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The Lie Tree by Frances Hardinge

The Lie Tree (original 2015; edition 2015)

by Frances Hardinge (Author)

MembersReviewsPopularityAverage ratingMentions
1,3366211,861 (4)103
On an island off the south coast of Victorian England, fourteen-year-old Faith investigates the mysterious death of her father, who was involved in a scandal, and discovers a tree that feeds upon lies and gives those who eat its fruit visions of truth.
Title:The Lie Tree
Authors:Frances Hardinge (Author)
Info:Macmillan (2015), Edition: Main Market, 417 pages
Collections:Kindle Books

Work Information

The Lie Tree by Frances Hardinge (2015)


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English (60)  Hungarian (1)  All languages (61)
Showing 1-5 of 60 (next | show all)
Superb. Frances is a wonderful storyteller. One of the best, currently. Ostensibly written for children, this is a fine adult book too. ( )
  ortgard | Sep 22, 2022 |
A fantastic book, probably the best one I've read this year. The main character has depth and interest. She's flawed and charismatic and compelling. And the primary theme of the book made me think deeply about lies and their implications, and truth and the human craving for it.

I didn't realize it was considered YA until I'd finished it. I found it totally absorbing as an adult. ( )
  AlainaZ | Jun 5, 2022 |
Holy literary fiction disguised as teen lit, batman!

I mean, not like teens can't read literary fiction. One assumes that, given the immense popularity of literary fiction, there must be budding literary aficionados among the teens even now. I wasn't expecting it, however, and felt caught off-guard. But I digress.

A dark, brooding, historical fiction bildungsroman, with a clever and sly young woman protagonist who desires to become a naturalist. Well written, hypnotic, and strange. Not really likeable, per say, but certainly engrossing. ( )
  jennybeast | Apr 14, 2022 |
Excellent writing. Middle school appeal, but I enjoyed it as an adult. Thought-provoking.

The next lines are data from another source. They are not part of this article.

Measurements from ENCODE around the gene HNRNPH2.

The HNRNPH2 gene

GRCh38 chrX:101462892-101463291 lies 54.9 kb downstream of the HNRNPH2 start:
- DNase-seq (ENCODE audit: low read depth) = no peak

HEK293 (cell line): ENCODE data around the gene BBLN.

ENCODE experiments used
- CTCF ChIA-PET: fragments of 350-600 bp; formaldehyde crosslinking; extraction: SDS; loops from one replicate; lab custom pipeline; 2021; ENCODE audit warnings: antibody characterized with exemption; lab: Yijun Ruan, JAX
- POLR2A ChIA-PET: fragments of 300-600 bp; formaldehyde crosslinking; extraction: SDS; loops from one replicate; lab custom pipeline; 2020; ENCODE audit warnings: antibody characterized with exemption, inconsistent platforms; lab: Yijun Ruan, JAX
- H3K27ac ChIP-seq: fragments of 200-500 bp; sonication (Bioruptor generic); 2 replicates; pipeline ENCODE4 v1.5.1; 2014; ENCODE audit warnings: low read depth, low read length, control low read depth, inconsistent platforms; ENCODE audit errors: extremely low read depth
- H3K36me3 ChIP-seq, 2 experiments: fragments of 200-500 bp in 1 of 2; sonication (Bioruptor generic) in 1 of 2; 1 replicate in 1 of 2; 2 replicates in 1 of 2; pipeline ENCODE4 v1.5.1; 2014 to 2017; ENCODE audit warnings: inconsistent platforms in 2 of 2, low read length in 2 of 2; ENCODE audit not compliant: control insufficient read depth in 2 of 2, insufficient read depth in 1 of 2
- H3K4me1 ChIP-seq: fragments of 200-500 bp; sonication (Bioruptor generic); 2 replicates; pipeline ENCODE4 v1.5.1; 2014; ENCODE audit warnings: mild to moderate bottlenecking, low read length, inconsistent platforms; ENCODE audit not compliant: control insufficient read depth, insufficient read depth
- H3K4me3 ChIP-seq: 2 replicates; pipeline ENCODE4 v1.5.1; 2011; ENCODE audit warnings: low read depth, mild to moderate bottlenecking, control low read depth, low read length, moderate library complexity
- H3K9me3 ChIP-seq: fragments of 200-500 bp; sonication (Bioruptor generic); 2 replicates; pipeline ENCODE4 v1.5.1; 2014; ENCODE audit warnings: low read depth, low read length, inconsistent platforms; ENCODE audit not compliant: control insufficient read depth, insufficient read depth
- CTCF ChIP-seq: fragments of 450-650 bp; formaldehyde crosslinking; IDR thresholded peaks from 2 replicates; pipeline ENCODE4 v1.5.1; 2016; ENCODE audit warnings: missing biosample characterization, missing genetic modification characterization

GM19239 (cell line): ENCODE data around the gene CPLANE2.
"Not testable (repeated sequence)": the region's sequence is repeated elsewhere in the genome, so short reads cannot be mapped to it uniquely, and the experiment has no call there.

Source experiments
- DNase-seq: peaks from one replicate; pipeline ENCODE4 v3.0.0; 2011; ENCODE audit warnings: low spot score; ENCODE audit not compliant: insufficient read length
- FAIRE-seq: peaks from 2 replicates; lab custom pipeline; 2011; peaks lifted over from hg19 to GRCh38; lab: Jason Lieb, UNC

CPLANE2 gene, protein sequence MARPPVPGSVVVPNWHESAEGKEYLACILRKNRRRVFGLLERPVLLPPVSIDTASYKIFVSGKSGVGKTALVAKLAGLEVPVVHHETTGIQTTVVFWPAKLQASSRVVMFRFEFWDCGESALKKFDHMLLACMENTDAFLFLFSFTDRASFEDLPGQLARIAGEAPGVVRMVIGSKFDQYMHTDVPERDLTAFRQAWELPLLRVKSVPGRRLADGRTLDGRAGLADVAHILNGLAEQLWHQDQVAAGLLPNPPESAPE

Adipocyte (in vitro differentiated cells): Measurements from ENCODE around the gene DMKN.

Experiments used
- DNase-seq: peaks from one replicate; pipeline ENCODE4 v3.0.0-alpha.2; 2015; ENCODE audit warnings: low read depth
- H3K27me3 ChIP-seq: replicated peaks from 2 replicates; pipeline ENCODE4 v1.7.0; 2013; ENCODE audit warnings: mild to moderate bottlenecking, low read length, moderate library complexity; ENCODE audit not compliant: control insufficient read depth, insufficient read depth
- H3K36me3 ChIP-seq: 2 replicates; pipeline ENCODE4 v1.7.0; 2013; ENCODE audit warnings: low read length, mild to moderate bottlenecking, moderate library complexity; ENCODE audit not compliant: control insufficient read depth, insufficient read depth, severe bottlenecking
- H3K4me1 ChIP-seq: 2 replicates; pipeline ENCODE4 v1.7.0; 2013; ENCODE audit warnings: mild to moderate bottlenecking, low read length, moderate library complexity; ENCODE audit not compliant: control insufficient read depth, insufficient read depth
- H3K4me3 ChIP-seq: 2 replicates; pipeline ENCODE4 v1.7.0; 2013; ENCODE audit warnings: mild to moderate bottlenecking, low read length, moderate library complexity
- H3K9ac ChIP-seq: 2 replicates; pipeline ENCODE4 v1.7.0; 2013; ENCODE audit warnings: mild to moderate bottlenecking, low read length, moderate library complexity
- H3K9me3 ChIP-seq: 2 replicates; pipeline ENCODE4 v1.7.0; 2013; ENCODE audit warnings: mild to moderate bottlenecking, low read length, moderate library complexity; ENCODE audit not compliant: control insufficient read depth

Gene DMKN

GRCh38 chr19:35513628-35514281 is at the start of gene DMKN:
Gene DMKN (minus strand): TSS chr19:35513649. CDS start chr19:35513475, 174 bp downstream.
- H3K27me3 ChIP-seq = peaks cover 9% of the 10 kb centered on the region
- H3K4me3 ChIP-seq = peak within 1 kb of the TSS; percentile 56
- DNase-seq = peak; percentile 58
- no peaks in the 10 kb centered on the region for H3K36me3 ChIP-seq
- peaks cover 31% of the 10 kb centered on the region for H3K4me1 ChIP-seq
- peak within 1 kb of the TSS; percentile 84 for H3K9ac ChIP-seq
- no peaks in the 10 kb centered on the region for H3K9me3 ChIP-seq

Set in Victorian England, the women's history aspect was well covered, from corset-wearing to women's place and only source of agency. ( )
  fromthecomfychair | Apr 13, 2022 |
A classic Hardinge plot: twisty and inventive and fresh. But, whereas I don't usually mind her verbose writing, here it was less tolerable. ( )
  Elna_McIntosh | Sep 29, 2021 |
Showing 1-5 of 60 (next | show all)

» Add other authors (10 possible)

Author nameRoleType of authorWork?Status
Frances Hardingeprimary authorall editionscalculated
Chris RiddellIllustratorsecondary authorsome editionsconfirmed
Fox, EmiliaNarratorsecondary authorsome editionsconfirmed
Iacobaci, GiuseppeTranslatorsecondary authorsome editionsconfirmed
Kempe, YlvaTranslatorsecondary authorsome editionsconfirmed
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Awards and honors
To my father
For quiet wisdom and integrity,
and for respecting me as an adult long before I was one
First words
The boat moved with a nauseous, relentless rhythm, like someone chewing on a rotten tooth.
A lie was like a fire, Faith was discovering. At first it needed to be nursed and fed, but carefully and gently. A slight breath would fan the new-born flames, but too vigorous a huff would blow it out. Some lies took hold and spread, crackling with excitement, and no longer needed to be fed. But then these were no longer your lies. They had a life and shape of their own and there was no controlling them.
'Listen, Faith. A girl cannot be brave, or clever, or skilled as a boy can. If she is not good, she is nothing. Do you understand?' (p. 96)
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(Click to show. Warning: May contain spoilers.)
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Wikipedia in English (1)

On an island off the south coast of Victorian England, fourteen-year-old Faith investigates the mysterious death of her father, who was involved in a scandal, and discovers a tree that feeds upon lies and gives those who eat its fruit visions of truth.

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Book description
Haiku summary
The Lie Tree feeds on
secrets and lies, and its fruit
give visions of truth.

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Average: (4)
2 10
2.5 2
3 36
3.5 21
4 100
4.5 16
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